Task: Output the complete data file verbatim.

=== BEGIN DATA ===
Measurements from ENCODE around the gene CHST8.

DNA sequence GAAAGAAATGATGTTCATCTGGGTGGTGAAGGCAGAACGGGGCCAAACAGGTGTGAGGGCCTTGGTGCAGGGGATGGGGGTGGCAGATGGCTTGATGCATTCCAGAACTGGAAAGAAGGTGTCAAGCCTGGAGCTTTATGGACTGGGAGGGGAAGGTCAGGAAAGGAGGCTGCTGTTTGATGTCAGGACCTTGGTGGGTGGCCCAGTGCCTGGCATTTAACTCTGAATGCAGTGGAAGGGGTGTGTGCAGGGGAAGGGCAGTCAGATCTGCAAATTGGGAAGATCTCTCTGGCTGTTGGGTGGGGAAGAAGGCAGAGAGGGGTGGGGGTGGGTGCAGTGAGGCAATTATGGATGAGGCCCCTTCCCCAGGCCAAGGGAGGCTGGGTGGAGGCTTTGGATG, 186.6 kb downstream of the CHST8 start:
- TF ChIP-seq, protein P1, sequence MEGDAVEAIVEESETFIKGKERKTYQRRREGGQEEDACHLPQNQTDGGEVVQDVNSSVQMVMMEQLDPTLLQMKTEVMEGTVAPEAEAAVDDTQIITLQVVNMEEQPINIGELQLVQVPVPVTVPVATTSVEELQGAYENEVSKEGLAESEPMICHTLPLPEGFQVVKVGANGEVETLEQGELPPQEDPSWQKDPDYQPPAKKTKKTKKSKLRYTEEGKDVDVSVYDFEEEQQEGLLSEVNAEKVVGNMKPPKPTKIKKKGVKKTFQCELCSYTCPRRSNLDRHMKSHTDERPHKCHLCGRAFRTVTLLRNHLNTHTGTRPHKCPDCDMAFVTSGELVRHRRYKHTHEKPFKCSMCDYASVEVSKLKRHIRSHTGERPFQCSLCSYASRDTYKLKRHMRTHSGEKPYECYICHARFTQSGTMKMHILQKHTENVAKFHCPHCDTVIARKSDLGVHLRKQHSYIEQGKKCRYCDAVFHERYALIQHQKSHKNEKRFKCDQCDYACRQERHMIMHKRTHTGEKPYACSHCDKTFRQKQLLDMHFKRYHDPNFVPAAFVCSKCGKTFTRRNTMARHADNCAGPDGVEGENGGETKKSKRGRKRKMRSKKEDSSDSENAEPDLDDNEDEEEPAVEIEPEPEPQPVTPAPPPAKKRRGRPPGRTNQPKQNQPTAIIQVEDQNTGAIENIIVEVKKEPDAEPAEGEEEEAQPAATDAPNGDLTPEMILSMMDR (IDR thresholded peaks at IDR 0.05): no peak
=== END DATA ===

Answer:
Measurements from ENCODE around the gene CHST8.

DNA sequence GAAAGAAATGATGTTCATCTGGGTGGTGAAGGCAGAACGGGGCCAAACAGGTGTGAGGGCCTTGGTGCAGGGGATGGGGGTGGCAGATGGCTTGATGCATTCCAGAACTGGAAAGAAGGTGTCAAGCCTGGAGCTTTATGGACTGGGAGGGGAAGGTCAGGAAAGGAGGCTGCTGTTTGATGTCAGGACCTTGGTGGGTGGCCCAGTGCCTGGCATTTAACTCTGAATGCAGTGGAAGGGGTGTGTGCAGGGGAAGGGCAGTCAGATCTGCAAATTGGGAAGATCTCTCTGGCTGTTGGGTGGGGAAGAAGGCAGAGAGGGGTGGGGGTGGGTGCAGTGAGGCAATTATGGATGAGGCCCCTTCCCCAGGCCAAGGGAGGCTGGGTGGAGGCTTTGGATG, 186.6 kb downstream of the CHST8 start:
- TF ChIP-seq, protein P1, sequence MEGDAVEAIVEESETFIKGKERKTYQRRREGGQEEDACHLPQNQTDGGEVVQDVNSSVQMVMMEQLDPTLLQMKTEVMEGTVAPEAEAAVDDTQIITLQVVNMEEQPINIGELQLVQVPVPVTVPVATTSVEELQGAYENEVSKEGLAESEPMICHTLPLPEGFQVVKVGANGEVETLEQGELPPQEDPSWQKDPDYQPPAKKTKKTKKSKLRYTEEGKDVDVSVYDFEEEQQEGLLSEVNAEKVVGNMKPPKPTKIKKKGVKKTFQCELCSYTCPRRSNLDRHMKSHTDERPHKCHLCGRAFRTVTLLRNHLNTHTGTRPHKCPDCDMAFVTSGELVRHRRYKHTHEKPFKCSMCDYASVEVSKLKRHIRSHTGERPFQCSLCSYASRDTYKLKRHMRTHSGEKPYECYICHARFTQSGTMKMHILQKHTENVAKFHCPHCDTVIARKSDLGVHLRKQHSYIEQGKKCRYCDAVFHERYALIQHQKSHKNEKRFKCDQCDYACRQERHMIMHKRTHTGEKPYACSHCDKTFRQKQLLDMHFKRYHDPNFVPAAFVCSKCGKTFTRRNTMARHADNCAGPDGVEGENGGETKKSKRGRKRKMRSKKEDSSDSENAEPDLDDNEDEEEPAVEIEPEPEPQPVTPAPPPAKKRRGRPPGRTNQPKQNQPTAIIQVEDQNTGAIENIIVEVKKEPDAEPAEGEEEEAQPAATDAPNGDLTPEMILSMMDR (IDR thresholded peaks at IDR 0.05): no peak